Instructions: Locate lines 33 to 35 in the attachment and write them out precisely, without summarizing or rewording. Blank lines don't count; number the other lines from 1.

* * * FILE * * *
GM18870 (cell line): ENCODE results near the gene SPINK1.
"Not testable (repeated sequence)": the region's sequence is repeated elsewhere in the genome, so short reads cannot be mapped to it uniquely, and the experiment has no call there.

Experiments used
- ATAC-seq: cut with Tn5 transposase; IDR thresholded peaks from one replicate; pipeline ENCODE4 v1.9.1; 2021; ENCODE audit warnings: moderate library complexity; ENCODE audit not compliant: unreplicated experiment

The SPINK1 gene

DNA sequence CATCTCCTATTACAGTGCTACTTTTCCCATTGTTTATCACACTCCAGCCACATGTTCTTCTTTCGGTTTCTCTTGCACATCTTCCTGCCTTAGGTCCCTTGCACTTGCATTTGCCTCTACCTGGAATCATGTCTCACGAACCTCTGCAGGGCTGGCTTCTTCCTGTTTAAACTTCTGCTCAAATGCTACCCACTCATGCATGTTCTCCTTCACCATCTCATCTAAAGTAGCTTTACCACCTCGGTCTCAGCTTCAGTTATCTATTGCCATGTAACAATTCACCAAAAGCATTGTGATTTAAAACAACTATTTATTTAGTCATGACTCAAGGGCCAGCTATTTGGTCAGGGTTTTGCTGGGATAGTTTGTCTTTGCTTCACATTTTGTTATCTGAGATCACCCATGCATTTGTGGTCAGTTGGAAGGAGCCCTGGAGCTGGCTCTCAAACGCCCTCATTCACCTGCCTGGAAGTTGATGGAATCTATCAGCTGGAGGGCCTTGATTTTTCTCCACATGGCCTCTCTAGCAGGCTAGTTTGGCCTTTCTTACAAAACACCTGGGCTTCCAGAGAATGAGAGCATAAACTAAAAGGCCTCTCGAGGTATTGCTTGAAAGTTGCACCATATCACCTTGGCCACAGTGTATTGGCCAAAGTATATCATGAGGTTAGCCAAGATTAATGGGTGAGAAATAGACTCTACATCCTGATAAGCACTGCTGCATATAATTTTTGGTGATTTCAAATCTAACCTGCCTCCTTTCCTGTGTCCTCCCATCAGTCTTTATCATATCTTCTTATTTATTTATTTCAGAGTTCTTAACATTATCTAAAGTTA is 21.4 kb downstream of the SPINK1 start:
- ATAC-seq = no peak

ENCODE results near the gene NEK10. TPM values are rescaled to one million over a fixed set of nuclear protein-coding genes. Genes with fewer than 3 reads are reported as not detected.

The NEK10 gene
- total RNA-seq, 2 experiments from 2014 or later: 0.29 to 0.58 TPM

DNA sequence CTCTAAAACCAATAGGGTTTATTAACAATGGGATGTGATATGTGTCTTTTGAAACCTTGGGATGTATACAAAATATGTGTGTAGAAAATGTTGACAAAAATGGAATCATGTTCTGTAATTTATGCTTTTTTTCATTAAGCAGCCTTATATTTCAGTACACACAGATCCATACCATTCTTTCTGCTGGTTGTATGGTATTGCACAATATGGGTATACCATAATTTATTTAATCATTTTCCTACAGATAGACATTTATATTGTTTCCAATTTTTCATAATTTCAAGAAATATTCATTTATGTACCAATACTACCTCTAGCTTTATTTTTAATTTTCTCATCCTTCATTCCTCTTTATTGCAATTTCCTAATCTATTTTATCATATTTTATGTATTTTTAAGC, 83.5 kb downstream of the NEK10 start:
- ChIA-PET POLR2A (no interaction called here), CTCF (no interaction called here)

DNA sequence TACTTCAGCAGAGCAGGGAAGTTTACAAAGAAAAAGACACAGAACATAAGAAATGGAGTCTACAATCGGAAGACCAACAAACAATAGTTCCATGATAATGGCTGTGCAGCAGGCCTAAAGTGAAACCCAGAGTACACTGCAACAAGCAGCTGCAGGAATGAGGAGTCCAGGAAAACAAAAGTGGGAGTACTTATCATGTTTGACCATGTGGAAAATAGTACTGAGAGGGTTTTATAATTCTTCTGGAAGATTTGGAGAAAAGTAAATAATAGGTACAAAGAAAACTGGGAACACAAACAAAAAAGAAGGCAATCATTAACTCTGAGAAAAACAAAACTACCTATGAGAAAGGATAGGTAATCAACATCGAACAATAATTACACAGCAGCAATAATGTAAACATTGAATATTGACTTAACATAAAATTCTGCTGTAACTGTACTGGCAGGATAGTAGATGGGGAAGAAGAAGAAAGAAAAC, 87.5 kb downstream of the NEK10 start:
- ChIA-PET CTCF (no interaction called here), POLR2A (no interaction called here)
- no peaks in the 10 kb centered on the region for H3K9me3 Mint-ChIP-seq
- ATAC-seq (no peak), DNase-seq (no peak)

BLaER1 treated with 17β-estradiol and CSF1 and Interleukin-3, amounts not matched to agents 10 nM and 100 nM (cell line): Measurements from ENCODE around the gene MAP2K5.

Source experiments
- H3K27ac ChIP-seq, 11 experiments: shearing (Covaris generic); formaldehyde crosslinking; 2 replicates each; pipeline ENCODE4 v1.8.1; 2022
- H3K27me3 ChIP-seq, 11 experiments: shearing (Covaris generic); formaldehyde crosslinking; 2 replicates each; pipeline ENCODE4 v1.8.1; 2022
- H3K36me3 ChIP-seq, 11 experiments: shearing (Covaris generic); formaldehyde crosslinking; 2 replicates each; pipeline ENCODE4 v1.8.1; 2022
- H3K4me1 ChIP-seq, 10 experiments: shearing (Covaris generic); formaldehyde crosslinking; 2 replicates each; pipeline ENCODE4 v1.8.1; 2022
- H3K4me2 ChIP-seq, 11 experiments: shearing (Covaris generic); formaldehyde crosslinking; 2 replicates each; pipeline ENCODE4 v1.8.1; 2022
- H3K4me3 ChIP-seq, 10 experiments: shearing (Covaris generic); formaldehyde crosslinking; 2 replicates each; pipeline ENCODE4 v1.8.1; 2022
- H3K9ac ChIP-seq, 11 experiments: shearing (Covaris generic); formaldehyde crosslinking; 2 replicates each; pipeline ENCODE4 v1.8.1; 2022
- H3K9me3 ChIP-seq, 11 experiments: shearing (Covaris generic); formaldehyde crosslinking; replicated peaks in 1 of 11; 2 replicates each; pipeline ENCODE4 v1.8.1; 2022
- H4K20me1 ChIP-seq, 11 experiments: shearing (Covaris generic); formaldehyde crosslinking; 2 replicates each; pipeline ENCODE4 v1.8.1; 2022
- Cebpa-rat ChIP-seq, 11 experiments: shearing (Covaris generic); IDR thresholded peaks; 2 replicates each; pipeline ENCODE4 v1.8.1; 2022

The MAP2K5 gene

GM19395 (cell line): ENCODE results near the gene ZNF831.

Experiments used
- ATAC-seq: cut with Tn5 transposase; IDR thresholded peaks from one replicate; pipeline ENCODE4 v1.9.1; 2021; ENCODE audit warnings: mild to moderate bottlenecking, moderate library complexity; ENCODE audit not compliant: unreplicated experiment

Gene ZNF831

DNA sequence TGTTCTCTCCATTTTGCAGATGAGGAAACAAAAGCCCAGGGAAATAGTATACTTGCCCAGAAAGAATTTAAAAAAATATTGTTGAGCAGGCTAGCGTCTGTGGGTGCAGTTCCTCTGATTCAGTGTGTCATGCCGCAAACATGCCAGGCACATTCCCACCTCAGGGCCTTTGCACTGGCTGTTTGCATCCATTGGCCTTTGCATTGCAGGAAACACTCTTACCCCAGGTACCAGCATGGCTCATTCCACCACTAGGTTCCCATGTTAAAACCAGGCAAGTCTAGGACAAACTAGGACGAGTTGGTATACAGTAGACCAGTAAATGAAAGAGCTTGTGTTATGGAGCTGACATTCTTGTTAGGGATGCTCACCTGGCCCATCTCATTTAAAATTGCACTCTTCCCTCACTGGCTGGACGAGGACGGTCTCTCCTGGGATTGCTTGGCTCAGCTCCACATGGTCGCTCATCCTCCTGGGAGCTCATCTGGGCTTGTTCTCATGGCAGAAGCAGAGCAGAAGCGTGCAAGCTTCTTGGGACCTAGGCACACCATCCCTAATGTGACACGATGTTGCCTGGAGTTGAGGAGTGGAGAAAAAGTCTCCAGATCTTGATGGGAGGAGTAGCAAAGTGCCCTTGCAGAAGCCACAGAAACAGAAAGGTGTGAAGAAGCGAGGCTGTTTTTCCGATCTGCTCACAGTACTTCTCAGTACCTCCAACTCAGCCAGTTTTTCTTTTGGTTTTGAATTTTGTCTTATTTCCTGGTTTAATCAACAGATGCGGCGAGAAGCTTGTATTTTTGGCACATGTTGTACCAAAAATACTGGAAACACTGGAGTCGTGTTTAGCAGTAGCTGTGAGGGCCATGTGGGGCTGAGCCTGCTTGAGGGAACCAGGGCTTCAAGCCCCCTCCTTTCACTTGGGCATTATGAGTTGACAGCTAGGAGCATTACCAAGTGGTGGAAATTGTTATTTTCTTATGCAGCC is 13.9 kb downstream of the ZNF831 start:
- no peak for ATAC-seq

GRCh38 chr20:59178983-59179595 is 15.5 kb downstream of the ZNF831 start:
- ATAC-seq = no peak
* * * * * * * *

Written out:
Gene ZNF831

DNA sequence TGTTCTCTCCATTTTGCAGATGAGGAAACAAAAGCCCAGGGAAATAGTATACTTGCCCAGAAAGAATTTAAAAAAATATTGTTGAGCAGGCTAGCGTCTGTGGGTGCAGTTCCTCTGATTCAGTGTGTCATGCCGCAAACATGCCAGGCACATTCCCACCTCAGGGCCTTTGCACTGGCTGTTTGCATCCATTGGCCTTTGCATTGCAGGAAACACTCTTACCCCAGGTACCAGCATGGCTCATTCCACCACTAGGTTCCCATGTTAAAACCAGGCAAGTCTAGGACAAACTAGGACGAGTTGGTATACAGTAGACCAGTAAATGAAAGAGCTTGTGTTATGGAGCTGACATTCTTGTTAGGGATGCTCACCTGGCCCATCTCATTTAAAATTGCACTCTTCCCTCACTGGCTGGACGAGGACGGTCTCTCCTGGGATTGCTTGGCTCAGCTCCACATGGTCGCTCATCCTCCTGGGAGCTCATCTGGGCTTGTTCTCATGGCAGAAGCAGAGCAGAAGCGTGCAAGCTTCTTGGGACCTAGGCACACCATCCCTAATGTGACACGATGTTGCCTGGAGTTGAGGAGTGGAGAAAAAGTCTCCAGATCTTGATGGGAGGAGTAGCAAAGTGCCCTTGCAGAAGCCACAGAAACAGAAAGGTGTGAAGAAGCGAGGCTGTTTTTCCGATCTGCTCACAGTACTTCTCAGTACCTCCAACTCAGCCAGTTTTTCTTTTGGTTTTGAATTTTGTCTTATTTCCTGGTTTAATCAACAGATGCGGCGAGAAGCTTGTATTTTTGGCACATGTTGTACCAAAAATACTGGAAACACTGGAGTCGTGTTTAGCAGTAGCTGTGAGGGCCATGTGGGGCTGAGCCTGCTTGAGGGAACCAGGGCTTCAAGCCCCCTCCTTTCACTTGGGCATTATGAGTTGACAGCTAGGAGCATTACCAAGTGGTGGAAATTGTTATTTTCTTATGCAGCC is 13.9 kb downstream of the ZNF831 start:
- no peak for ATAC-seq